Netflix’s low-key series Maid is a must-see

Maid ★★★★ ½
Netflix

No one works harder than the people who have no choice but to work in the hardest, hardest jobs available. It’s a truth that is at the center, as Margaret Qualley delivers a riveting performance in this American series based on Stephanie Land’s memoirs. Maid: Hard work, low pay and a mother’s will to survive.

But it is not only this unusually positive portrayal of a modern working poor mother that has made Stuepige a low-key smash on the way to overtake The Queen’s Gambit as Netflix’s most watched limited series. Created by Molly Smith Metzler (Shameless, Orange Is the New Black), it is an exceptionally well-judged piece of work – shocking, yet lively and entertaining – and one that provides insight and validation in a wide range of areas.

Margaret Qualley as Alex and Rylea Nevaeh Whittet as Maddy in Maid.

Margaret Qualley as Alex and Rylea Nevaeh Whittet as Maddy in Maid.Credit:Ricardo Hubbs / Netflix

Qualley is the heart of it as 25-year-old Alex, whom we meet as she is scooping up her young daughter, Maddy (Rylea Nevaeh Whittet), to leave her violent partner in the middle of the night. She has nowhere to go, but she needs to fill up with gas in the car, and as the pump whizzes by, we see her bank balance drop and fall – all the way down to $ 12. It is a simple device, but a device that conveys a stomach-churning feeling of free fall.

That feeling continues the next day when, after a night in the car, Alex begins to try to navigate the Catch-22s of Poverty – first, she can not get a job unless she has childcare, and she cannot get child care unless she has a job.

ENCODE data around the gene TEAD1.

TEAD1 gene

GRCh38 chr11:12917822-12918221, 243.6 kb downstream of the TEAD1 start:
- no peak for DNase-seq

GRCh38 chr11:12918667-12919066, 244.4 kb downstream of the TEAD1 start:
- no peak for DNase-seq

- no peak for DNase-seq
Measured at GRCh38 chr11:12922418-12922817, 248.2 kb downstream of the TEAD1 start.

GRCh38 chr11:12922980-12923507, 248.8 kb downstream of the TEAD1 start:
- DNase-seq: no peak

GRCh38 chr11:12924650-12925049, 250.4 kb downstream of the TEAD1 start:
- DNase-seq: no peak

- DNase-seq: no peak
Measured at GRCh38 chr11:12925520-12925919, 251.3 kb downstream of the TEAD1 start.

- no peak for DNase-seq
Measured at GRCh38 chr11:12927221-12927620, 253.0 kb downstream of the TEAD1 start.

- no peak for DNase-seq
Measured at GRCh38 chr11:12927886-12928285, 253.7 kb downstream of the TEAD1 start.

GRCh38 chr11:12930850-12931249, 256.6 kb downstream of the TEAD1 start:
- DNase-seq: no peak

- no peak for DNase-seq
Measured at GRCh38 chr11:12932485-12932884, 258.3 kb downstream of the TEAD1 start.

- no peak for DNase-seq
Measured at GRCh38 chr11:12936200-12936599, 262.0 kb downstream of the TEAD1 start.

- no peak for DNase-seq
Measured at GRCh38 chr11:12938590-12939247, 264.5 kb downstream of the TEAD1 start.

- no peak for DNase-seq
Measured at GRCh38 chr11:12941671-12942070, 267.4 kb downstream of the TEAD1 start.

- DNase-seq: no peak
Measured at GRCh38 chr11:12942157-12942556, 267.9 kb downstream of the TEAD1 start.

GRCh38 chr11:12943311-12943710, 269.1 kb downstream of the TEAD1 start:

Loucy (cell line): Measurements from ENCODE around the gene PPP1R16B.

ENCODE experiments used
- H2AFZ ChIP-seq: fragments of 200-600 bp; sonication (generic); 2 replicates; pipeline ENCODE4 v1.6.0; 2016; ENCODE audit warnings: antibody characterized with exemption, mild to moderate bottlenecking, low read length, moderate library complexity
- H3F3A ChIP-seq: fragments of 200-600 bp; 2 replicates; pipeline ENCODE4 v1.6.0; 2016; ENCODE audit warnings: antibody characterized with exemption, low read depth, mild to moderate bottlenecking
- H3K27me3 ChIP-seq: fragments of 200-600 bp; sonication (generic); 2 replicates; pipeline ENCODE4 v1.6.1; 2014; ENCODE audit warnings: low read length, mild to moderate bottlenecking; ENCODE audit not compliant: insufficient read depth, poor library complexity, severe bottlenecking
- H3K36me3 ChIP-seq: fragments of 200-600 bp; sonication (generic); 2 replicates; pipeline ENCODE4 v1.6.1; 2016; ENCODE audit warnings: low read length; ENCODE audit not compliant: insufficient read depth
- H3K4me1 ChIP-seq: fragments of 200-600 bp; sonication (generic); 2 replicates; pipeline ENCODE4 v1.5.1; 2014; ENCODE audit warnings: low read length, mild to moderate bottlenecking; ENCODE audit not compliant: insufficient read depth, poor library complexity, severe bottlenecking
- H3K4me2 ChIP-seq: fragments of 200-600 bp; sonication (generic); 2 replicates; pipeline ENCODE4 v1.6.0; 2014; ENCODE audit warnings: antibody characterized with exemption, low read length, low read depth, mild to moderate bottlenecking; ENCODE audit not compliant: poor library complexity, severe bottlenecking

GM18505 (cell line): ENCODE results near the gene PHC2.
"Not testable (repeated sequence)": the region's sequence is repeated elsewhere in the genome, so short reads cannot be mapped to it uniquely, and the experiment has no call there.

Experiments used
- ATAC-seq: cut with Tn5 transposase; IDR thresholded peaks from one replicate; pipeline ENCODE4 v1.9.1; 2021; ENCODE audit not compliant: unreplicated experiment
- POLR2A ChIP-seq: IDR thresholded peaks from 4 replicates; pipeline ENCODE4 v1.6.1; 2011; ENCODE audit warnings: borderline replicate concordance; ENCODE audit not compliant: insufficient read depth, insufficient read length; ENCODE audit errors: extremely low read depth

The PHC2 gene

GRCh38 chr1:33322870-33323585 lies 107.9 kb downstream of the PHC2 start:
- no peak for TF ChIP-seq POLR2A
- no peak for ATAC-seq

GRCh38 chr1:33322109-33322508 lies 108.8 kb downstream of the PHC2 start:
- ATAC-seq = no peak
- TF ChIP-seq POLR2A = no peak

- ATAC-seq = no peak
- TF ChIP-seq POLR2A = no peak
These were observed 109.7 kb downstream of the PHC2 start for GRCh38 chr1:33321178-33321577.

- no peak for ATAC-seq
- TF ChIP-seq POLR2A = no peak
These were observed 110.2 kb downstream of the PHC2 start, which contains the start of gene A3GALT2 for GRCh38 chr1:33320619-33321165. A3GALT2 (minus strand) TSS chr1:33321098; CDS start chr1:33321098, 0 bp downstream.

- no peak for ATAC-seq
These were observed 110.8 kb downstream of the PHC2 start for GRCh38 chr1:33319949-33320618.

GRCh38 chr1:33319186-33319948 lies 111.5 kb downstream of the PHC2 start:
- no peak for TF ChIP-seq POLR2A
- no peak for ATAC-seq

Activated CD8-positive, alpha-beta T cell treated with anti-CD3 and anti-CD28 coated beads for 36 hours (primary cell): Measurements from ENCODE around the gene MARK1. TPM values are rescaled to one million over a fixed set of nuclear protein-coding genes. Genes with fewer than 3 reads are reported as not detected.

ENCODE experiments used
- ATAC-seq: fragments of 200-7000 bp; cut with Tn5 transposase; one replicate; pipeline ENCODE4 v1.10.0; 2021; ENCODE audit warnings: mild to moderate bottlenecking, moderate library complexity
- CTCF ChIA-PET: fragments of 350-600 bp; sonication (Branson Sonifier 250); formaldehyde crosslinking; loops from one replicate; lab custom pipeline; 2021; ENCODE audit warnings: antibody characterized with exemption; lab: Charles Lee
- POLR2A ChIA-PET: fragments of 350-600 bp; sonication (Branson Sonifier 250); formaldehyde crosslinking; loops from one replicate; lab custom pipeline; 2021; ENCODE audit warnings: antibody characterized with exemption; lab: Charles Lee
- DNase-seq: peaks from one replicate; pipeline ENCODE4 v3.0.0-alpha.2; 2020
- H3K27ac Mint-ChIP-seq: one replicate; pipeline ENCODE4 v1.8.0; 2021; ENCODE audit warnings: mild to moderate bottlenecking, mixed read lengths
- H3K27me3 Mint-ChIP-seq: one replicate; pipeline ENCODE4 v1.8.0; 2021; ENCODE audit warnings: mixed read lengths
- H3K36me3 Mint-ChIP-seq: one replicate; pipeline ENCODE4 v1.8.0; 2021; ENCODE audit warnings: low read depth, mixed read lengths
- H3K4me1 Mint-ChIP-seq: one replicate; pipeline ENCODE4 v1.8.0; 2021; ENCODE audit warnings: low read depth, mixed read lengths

Rylea Nevaeh Whittet as Maddy, Margaret Qualley as Alex and Nick Robinson as Sean in Maid.

Rylea Nevaeh Whittet as Maddy, Margaret Qualley as Alex and Nick Robinson as Sean in Maid.Credit:Ricardo Hubbs / Netflix

In this, she gets almost no help from her mother, Paula (Qualley’s real mother, Andie MacDowell), a flaky “undiagnosed bipolar” artist who will later turn out to have an unspoken story that evokes some sympathy for her.

And when Alex lands some low-paid, insecure work through a exploitative house cleaning business, a whole host of other complications and humiliations spring to the surface.

What keeps her going is little Maddy, and the intimate, organic physical screen relationship that Qualley has with the meandering little child Whittet is extraordinary. If you saw them on the street, you would definitely confuse them with mother and daughter, and the script gives them lots of gripping little details – without the advice of an official doll by Ariel from The little Mermaid, they have a cheap knock-off, they call Schmariel.

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